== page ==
Richard Norman acknowledges that there may be little at the moment to encourage us to give thanks but exhorts us not to forget the importance of thanksgiving
Members of Forward in Faith may struggle in these dark days to find reason to give thanks, but on further reflection we can of course find many such reasons. As the General Thanksgiving in the BCP has it, we give thanks to God ‘for our creation, preservation, and all the blessings of this life; but above all for thine inestimable love in the redemption of the world by our Lord Jesus Christ, for the means of grace, and for the hope of glory.’ We ought to give thanks to God, chiefly on account of the relationship that exists between us and him, between the creatures and the Creator, the redeemed and their Redeemer – a covenant relationship of faithful love.
As Aquinas and others pointed out, it is in our human nature to tend towards what is good, and our acts and attitude of thanksgiving are the natural out-workings of this instinct. Therefore the practice of thanksgiving is an aid to Catholics in their articulation and defence of orthodoxy, because in such practice we learn about the God who is truly good and also about our dependence as humans upon him. For two further reasons in particular it is important that we keep in mind and cultivate the habit of giving thanks.
Character of human experience
The first reason is evangelistic. The world today is in many ways post-Christian and moreover post-religious: many people seem to live quite happily without any religious dimension to their lives or their understanding of the world. I believe we thus have to begin by looking at the meaning and character of genuine human experience.
As that sounds rather technical, let me press on to some practical implications. Where religious faith has an advantage over purely secular and scientific accounts of human experience is that it helps us to understand the common human experience of joy: this is to be distinguished from the experiences of wonder or awe, which science may well explain as arising from feeling the contrast between the human being who is very small and the mountain vista or star-filled night sky which are very large.
A path to the Divine
No, joy is something else, and seems to me to consist in a feeling of pleasure provoked by the simple existence of something outside oneself: I want very little from the object of my joy, but am pleased simply to have encountered it. And as theological people we say of this experience that it is just the sort of thing that ought to prompt us to give thanks. Joy reveals God as Giver, Creation as gift, and it reveals us as we should be – as grateful recipients.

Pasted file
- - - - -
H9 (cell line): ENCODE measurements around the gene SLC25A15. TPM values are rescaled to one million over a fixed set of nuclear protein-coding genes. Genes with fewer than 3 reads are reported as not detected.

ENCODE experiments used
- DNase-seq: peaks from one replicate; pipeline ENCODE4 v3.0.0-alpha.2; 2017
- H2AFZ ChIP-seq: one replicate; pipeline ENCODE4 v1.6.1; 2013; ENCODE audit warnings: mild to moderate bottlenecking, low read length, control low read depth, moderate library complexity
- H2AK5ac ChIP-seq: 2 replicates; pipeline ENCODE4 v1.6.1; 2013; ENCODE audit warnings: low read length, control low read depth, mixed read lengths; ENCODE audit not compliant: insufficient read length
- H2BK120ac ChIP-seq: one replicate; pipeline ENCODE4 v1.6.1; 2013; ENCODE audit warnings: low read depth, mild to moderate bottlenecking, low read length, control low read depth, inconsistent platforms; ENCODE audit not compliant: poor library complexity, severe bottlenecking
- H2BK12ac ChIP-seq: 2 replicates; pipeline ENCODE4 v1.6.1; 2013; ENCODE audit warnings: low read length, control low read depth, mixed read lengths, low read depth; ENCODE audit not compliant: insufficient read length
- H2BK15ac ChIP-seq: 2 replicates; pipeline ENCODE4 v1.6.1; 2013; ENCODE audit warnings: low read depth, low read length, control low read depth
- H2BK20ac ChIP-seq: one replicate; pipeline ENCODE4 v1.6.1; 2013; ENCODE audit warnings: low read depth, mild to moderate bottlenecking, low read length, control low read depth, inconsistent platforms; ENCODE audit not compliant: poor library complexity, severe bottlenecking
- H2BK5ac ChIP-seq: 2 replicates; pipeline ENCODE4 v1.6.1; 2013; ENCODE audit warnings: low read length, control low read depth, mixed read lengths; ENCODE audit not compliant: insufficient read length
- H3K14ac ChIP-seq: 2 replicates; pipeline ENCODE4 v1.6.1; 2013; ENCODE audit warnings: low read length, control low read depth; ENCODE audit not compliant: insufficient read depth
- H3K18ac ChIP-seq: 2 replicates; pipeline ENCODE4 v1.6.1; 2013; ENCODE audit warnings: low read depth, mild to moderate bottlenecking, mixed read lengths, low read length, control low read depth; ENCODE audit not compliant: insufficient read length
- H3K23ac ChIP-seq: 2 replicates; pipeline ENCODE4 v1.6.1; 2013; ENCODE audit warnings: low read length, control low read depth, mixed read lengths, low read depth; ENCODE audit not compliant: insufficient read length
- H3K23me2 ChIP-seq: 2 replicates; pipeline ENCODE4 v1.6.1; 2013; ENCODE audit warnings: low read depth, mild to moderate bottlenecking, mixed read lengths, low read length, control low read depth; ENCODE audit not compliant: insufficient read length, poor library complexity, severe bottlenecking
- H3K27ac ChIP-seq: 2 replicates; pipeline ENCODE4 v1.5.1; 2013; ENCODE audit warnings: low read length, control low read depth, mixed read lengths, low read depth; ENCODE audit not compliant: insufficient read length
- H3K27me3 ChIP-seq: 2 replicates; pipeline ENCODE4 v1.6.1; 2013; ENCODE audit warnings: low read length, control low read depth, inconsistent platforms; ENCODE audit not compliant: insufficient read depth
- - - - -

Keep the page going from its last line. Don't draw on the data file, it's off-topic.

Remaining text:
This is a vital insight for a selfish world: all, one hopes, at some point in their lives feel joy, and thus all have this path to the Divine. These experiences are best described using the language religion provides, the language of gratitude. Furthermore, this insight gets around a worldly hostility to religion based upon a distaste for self- and world-denial: secularists do not want to be told what they cannot do – and here is an answer to them, here is something they can do!
It is my contention that the world is far more likely to listen to a Gospel that permits and encourages than to one which forbids and dissuades. It is a life-giving Gospel that helps people realize the true nature of their experiences – that fills out their joy with the addition of thanksgiving.
Our social rituals, even in an age which has thrown off superstition, reveal an instinct towards thanksgiving, which we have a duty to unlock: think for instance of the oft-quoted desire that funerals be ‘a celebration of the life of the deceased’, i.e. that they be an occasion for thanksgiving. And to whom can thanks be given? To him ‘from whom all blessings flow.’
Gifts from God
The second reason for the importance of Christian thanksgiving is pastoral. A wise priest once advised his flock, when tempted to sin, to remember instead to ‘give thanks for the beauty’. As already mentioned, thanksgiving helps to clarify our understanding of the relationship between God and human beings.
When we begin to acknowledge other things in the world, and other people, as gifts from God, we are more likely to refrain from exploiting them as if they somehow belonged first of all to us. Perhaps then we stand a greater chance of combating the temptation to sin, which so often stems from putting too much emphasis on what the world means to us, rather than what it means to God.
It is the vocation of Catholic Christians together to be a sacrificing priesthood [1 Peter 2], and the sacrifice we plead is the Eucharist, which means literally the thanksgiving. In one sense this privilege belongs to those men called to the ministerial priesthood, but Christians must remember that when we come together as the Church to celebrate the Eucharist, we are all in our various ways ministers of the Sacrament, and from that Sacrament must come a sacramental and eucharistic way of living.
By participating in the liturgy of thanksgiving, we learn to give thanks in the rest of our lives too. In these uncertain times, we must remember the certainties of God’s love for us and Christ’s pledge to remain with us forever – and for these things we have great reason to be grateful. ‘O give thanks to the Lord, for he is good; for his steadfast love endures for ever.’ ND